(updated May 22nd, 2019)
Dr. Eli Goldratt developed the TOC - Theory of Constraints by applying the principles and processes of the “Hard Sciences” to the science of analyzing, managing, continuously improving and predicting the performance of organizations in a holistic way. The most important of these are the fundamental beliefs in science that “all complex systems are governed by inherent simplicity” and that "all conflicts (inconsistencies) with systems can be resolved...if we can find the erroneous assumption(s)". The essence of these two beliefs in science is summarized with the truism that “the strength of any chain is governed by the strength of its weakest link”. If you want to strengthen the chain, and improve the performance of the system as a whole, you need to find and strengthen its weakest link. The application of this simple "governing law" can enable us to differentiate between the MANY parts, processes and relationships within a system that can be improved, from those few that must be improved to get more goal units.
Organizations are a complex web of people, equipment, methods, materials and measures. This detail complexity is bad enough, and if you add to it the dynamic complexity of changing customers, suppliers, workforce, regulations, etc., you have a picture of the challenge faced by todays management team.
Traditionally, management has divided the organization into smaller, more manageable pieces. The objective is to maximize the performance of each part. After all, global improvement is the sum of the local improvements. Right?
NO! TOC claims that a change to most of the variables in an organization will have only a small impact on the global performance on the bottom line. There are very few variables, perhaps only one, where a significant improvement in local performance causes a significant improvement in global performance. Such a variable is the constraint. You can compare it to the weakest link in a chain.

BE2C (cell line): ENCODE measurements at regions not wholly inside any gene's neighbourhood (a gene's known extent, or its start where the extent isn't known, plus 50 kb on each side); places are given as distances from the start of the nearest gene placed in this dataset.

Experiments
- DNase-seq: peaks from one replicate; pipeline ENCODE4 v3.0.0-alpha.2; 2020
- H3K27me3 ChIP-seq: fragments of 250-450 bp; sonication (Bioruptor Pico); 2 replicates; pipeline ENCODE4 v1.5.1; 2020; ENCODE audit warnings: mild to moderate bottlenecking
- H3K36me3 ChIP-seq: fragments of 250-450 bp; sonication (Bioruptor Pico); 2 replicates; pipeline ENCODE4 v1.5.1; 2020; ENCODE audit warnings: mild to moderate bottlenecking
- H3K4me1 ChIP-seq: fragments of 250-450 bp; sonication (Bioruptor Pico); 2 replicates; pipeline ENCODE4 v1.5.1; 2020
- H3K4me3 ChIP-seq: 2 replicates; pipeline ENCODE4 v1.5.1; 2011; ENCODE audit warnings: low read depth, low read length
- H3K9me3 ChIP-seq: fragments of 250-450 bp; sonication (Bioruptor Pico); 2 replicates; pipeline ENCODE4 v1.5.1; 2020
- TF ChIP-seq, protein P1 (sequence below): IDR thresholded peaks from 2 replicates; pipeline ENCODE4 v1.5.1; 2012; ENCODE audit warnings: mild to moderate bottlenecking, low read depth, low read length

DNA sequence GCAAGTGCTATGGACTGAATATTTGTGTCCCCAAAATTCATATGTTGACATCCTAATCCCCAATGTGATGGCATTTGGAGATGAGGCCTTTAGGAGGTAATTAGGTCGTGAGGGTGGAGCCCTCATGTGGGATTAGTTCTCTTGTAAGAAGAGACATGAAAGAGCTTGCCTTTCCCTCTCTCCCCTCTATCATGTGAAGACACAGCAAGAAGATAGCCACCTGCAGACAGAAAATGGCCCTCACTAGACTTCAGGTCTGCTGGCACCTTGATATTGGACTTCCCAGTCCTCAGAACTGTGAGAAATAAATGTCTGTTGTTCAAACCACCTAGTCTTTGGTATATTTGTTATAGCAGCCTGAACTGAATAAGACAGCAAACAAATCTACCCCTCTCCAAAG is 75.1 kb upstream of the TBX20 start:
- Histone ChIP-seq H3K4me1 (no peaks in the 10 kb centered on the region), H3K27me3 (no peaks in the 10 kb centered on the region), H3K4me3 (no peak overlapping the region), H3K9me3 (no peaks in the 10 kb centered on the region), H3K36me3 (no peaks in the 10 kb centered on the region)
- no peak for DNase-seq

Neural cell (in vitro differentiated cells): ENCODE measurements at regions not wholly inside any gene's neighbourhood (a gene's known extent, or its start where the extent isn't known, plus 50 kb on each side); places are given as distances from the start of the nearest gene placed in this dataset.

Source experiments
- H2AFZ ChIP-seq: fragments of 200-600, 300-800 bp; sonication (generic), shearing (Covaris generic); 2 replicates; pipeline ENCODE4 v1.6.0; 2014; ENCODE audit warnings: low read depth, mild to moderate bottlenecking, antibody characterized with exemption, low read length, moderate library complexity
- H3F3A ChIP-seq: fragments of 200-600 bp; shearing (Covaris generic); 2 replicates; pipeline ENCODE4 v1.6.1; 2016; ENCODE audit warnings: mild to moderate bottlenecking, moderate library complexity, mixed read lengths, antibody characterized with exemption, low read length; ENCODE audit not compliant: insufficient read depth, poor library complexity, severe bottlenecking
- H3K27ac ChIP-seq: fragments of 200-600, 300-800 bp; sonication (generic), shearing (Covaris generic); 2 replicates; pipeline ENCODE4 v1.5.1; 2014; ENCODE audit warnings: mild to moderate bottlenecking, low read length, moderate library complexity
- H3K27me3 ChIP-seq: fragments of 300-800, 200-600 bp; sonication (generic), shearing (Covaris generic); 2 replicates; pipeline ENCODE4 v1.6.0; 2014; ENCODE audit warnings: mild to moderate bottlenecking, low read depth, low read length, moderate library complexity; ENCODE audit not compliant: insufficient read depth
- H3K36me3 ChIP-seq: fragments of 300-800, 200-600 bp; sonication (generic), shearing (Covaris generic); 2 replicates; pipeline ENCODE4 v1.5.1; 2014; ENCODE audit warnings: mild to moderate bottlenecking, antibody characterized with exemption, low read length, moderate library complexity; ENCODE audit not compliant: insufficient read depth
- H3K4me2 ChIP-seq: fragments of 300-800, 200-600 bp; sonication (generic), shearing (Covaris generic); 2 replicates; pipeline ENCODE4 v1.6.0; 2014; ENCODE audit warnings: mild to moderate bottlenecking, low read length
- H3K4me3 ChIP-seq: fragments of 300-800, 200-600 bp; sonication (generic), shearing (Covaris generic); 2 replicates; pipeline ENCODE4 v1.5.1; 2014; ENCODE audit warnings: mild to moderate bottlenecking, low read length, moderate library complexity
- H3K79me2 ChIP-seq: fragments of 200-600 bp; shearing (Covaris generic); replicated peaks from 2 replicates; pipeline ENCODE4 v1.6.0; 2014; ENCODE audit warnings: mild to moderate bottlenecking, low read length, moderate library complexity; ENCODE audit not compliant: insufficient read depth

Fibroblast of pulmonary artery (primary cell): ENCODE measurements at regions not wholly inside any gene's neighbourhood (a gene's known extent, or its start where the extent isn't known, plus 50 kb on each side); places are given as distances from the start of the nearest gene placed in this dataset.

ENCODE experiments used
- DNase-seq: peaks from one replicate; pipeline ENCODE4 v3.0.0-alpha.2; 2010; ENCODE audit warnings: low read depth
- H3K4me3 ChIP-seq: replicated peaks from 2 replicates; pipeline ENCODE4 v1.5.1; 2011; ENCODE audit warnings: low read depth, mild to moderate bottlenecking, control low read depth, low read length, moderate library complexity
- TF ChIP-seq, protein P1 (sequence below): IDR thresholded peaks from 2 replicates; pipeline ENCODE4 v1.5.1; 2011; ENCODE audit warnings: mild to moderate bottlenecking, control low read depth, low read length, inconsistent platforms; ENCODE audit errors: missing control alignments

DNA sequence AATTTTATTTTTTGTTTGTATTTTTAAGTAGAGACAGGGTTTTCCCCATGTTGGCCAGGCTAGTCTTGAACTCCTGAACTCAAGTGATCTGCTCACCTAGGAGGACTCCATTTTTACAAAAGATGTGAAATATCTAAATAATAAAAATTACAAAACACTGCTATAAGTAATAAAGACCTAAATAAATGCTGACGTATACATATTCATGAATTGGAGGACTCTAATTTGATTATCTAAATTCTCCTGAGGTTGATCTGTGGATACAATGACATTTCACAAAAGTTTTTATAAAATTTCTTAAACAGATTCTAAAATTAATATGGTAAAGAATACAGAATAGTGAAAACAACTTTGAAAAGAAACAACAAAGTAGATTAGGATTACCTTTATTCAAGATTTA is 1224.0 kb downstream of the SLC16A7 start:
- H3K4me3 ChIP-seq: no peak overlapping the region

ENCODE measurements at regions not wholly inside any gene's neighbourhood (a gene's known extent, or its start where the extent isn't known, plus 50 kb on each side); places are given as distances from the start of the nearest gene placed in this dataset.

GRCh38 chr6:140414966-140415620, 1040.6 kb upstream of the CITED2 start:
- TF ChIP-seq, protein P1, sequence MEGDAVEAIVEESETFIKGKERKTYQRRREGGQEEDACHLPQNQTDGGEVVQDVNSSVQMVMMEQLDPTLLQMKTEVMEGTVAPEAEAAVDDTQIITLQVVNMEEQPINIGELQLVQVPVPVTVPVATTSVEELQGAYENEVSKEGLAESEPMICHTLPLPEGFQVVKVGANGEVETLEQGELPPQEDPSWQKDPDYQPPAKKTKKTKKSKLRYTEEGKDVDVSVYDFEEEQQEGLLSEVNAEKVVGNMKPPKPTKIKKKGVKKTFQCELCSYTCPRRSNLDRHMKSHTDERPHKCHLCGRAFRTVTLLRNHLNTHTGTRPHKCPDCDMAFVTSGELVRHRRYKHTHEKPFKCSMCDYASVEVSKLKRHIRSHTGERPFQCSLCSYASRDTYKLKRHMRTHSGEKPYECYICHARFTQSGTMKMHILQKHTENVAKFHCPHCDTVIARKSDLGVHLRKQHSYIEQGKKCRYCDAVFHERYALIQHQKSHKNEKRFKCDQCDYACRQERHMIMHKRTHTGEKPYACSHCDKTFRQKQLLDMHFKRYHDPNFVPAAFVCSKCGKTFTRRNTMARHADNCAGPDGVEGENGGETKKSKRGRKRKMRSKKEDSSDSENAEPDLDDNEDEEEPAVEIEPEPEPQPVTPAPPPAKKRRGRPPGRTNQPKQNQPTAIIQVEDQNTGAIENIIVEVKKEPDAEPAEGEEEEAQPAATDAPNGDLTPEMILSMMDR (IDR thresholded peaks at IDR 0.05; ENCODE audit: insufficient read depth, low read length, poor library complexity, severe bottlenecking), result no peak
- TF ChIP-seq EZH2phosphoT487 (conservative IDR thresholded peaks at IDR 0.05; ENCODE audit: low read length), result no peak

The “Theory of Constraints” consists of five distinct, but interrelated parts
- The Five Focusing Steps
- The Thinking Processes
- Throughput Accounting
- Application specific TOC Solutions, and
- Six Necessary & Sufficient Questions related to new Technology
1. TOC Five Focusing Steps. A process of ongoing improvement that can be applied to any organization to continuously improve the achievement of more “goal units”. The five focusing steps are:
Step 0: Define (or make explicit) the Goal and Goal units of the System
Step 1: IDENTIFY the System Constraint (or Weakest Link)
Step 2: Decide how to EXPLOIT the System Constraint
Step 3: SUBORDINATE everything to the above decision
Step 4: ELEVATE the System Constraint
Step 5: If in a previous step, the constraint was broken, GO BACK to STEP 1.
WARNING! Do not let INERTIA become the system constraint.
2. TOC Thinking Processes (TP). A set of logic tools that can be used independently or in combination to address the questions in the change question sequence for managing ongoing improvement. The original thinking processes are the current reality tree (branch, twig), evaporating cloud, future reality tree (branch, twig), negative branch reservation, prerequisite tree, intermediate objectives map, transition tree, and strategy and tactics tree.